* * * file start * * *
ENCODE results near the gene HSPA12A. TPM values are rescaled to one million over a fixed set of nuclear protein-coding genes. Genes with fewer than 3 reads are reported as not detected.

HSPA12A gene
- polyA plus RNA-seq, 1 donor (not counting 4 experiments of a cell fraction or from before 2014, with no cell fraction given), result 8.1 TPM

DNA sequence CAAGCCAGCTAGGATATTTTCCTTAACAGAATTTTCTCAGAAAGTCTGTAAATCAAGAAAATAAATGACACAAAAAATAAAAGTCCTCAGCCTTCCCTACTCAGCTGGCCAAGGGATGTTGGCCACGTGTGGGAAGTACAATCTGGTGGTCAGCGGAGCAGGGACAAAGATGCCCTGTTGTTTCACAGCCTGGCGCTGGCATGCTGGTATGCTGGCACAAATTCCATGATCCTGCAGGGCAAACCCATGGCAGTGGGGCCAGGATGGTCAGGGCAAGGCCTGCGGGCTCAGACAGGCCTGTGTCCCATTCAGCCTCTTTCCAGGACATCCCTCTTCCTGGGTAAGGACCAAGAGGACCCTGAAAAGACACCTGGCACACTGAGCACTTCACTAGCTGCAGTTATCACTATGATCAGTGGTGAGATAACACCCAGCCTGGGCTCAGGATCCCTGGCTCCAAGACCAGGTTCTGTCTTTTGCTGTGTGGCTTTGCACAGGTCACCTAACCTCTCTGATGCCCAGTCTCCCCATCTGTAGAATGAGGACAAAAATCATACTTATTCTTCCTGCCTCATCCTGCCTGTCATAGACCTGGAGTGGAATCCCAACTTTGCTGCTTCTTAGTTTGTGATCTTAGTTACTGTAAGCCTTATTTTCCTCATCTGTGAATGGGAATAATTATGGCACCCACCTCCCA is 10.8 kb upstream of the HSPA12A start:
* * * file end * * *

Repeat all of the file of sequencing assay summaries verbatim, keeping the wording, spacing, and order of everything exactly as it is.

ENCODE results near the gene HSPA12A. TPM values are rescaled to one million over a fixed set of nuclear protein-coding genes. Genes with fewer than 3 reads are reported as not detected.

HSPA12A gene
- polyA plus RNA-seq, 1 donor (not counting 4 experiments of a cell fraction or from before 2014, with no cell fraction given), result 8.1 TPM

DNA sequence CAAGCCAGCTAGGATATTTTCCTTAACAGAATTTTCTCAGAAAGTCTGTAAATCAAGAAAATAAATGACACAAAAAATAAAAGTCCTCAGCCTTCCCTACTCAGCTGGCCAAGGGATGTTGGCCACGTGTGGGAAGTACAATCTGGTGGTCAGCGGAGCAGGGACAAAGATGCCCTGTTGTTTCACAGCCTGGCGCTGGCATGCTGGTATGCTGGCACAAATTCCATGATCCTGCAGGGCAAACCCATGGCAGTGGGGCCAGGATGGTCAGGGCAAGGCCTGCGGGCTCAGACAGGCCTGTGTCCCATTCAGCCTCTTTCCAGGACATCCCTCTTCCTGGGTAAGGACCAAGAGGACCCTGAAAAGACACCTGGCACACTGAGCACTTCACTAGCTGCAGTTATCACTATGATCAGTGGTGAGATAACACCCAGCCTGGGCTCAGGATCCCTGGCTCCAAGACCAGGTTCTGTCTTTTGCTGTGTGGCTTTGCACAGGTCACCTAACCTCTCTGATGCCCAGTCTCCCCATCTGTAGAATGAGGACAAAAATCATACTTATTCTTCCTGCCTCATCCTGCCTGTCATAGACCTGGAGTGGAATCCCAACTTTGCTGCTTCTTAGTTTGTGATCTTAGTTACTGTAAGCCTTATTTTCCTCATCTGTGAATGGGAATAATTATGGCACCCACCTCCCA is 10.8 kb upstream of the HSPA12A start: